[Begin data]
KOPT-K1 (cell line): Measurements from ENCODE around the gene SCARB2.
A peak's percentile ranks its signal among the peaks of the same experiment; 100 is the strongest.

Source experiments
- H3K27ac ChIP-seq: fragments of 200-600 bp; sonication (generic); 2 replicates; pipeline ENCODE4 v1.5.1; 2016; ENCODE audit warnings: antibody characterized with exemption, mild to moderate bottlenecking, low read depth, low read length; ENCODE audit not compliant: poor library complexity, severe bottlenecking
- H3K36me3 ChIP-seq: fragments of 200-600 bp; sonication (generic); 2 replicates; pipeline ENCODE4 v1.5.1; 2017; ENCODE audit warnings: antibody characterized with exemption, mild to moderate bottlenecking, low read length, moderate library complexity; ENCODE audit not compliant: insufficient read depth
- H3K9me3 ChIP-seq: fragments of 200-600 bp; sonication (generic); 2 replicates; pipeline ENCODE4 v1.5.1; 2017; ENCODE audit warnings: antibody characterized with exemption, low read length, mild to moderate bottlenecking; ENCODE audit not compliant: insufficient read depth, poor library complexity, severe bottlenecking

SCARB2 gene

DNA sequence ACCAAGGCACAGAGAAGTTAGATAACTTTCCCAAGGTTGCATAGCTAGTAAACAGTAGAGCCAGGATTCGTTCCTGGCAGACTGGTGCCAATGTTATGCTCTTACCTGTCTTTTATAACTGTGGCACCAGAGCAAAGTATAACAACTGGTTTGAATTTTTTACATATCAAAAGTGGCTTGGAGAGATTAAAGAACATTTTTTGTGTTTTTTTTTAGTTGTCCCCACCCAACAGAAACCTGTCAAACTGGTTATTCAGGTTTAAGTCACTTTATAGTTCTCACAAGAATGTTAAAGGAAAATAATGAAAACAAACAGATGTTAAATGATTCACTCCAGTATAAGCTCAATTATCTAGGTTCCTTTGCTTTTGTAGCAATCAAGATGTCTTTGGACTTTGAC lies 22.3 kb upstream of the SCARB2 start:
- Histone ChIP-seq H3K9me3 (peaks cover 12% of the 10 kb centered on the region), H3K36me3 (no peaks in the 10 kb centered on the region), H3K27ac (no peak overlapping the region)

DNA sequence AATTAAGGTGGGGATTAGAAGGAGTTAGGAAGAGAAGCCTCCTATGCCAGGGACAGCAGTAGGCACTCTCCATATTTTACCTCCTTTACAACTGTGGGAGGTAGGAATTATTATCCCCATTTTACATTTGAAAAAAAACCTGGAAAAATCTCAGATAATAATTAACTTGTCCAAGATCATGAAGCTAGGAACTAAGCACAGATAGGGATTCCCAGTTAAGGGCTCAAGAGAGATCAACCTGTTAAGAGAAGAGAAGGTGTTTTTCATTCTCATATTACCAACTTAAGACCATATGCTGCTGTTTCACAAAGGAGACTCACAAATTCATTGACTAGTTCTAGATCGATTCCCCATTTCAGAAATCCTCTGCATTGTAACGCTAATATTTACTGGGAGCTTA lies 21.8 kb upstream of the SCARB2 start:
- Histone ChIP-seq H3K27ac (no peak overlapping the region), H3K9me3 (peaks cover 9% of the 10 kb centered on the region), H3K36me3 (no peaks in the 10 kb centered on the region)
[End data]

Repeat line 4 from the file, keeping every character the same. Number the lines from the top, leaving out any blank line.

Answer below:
- H3K27ac ChIP-seq: fragments of 200-600 bp; sonication (generic); 2 replicates; pipeline ENCODE4 v1.5.1; 2016; ENCODE audit warnings: antibody characterized with exemption, mild to moderate bottlenecking, low read depth, low read length; ENCODE audit not compliant: poor library complexity, severe bottlenecking